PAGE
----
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EDF fires starting pistol on smart metered Olympics

Members of the public keen to see whether London lives up to its pledge to host the greenest Olympics ever were given a handy new tool yesterday, when energy giant The EDF Group unveiled a new real-time energy monitoring system that has been deployed at some of the most high-profile venues.

The Visi system, which will be made available to the utility's business customers later this year, has been installed at the Olympic Stadium, the Velodrome, the basketball arena and the acquatics centre, as well as Tower Bridge and the EDF London Eye.

The technology will track the energy used at the venues in real time, although in the Olympic Stadium it will only monitor energy used by lighting systems. The data will then be reported through screens at the venues, and a dedicated Power the Games Live website and smartphone app.

Laurent Mineau, manager of energy service for business-to-business customers at EDF Energy, said the Visi reporting system had been designed to make the information energy use information easy to understand and accessible to the wider public.

"The user interface has been designed to make the system more appealing to people who are not familiar with energy charts and graphs," he said, adding that it would also highlight the efforts the Olympics organisers have taken to curb energy use, such as the use of low-energy lighting in the stadium and natural ventilation technologies in the velodrome.

Joe Sharpe, creative director at Applied Works, which helped EDF develop the online application, said the system had been designed to prove as accessible as possible to a wide range of people.

"When approaching this project, we needed to ensure that energy trends made sense to people - most notably providing relevant context specific to a building's use, such as temperature, rainfall, daylight and opening hours," he said. "We also placed great emphasis on making the dashboard exploratory and intuitive, providing quick and easy access to the data energy managers need, while also being an effective way to engage staff."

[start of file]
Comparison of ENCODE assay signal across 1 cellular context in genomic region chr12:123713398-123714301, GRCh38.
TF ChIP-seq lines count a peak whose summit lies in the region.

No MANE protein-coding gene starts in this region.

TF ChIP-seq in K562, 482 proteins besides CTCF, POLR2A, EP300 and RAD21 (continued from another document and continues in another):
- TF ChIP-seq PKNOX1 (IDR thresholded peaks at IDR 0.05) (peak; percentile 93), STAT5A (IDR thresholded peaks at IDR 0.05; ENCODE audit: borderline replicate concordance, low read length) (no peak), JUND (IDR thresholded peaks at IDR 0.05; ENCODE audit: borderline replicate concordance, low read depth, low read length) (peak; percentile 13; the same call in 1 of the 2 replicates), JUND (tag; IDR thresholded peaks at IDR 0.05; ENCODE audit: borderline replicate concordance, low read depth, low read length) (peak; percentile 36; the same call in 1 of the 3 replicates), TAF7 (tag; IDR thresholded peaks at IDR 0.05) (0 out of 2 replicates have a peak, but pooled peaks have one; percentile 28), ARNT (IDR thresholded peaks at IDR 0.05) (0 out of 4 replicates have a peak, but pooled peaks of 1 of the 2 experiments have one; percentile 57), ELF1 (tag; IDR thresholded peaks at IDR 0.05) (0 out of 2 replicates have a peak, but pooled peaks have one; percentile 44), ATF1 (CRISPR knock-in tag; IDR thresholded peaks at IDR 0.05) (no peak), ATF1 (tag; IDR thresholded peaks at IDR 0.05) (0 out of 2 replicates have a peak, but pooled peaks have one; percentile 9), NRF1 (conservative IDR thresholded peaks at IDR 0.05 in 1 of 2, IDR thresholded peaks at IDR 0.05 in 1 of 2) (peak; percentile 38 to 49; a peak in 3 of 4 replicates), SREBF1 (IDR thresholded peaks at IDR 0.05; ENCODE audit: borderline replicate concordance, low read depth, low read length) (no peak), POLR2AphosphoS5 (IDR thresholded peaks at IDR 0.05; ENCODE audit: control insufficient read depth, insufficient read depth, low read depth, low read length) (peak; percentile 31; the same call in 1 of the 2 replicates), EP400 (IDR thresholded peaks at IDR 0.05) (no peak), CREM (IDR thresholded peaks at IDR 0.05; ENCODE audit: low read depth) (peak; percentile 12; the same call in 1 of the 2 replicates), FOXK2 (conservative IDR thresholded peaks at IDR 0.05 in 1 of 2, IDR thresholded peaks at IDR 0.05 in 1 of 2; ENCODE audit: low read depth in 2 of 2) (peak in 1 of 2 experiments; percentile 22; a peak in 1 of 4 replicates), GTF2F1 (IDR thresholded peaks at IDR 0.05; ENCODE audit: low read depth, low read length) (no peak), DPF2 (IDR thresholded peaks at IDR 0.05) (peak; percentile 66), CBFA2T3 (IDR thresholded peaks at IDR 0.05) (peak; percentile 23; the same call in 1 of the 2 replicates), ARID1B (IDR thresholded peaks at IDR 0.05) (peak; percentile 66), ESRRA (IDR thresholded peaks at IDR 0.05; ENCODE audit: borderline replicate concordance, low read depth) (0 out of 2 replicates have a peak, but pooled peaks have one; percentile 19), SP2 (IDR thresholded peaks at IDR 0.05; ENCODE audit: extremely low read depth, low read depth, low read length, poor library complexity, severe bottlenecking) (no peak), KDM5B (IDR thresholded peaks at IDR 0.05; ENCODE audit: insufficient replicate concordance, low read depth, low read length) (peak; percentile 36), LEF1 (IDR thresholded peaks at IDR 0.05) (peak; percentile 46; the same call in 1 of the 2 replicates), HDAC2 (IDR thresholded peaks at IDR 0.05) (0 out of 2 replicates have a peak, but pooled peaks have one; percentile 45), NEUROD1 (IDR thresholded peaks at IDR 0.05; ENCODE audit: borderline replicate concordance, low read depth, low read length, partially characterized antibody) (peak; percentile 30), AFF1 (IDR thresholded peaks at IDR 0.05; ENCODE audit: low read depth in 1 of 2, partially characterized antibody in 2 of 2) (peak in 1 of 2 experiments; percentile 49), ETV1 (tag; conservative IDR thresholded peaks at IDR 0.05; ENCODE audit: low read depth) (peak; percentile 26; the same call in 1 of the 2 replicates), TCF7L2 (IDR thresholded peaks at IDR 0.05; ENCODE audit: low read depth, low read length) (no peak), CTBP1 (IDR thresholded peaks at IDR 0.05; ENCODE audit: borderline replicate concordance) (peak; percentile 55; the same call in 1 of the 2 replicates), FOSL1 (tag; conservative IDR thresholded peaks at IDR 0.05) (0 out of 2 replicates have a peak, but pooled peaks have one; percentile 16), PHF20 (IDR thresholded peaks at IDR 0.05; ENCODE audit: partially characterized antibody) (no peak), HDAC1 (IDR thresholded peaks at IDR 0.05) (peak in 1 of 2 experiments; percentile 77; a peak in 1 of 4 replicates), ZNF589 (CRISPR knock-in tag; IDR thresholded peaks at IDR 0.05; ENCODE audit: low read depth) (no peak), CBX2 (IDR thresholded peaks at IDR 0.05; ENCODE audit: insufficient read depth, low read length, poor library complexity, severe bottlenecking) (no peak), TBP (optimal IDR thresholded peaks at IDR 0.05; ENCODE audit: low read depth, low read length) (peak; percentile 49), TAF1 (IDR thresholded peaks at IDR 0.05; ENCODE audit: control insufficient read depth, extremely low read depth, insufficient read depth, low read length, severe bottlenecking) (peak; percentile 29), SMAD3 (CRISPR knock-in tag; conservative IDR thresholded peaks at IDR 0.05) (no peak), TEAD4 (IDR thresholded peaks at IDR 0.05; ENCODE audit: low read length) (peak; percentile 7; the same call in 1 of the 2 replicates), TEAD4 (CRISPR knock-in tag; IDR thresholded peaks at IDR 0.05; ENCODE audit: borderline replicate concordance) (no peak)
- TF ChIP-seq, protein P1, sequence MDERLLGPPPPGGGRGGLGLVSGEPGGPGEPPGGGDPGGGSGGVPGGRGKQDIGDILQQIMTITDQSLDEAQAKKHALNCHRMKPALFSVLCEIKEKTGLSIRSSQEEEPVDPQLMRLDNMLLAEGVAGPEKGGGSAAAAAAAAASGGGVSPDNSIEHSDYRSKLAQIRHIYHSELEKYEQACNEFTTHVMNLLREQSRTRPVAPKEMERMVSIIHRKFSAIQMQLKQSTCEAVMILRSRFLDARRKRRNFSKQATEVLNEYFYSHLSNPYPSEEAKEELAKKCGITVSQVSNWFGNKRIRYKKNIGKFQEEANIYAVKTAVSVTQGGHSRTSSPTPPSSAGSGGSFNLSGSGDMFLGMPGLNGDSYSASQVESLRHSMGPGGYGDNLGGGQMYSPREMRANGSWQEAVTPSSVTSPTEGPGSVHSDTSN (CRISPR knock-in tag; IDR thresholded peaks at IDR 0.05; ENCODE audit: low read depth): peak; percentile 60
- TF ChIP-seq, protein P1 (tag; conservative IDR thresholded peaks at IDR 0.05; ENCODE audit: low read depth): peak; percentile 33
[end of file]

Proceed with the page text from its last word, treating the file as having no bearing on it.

The system should also help managers at the venues enhance energy efficiency during and after the games, Mineau said.

"We've installed the system at some of our offices and energy managers have already reacted to the information they now have available," he said. "They can see on the screen if there are any anomalies -- such as something being left on that should be switched off -- and they can react immediately."

EDF is now planning to offer the service to business customers across the United Kingdom, providing energy managers and employees with access to energy use information from across their facilities.

Mineau refused to be drawn on how much the service would cost, arguing prices would vary based on how many energy meter points have to be connected to the system.

But he promised that the technology would deliver a rapid return on investment for corporate customers, based on the extent to which the availability of energy use information has been shown to encourage organizations to significantly reduce their energy footprint.


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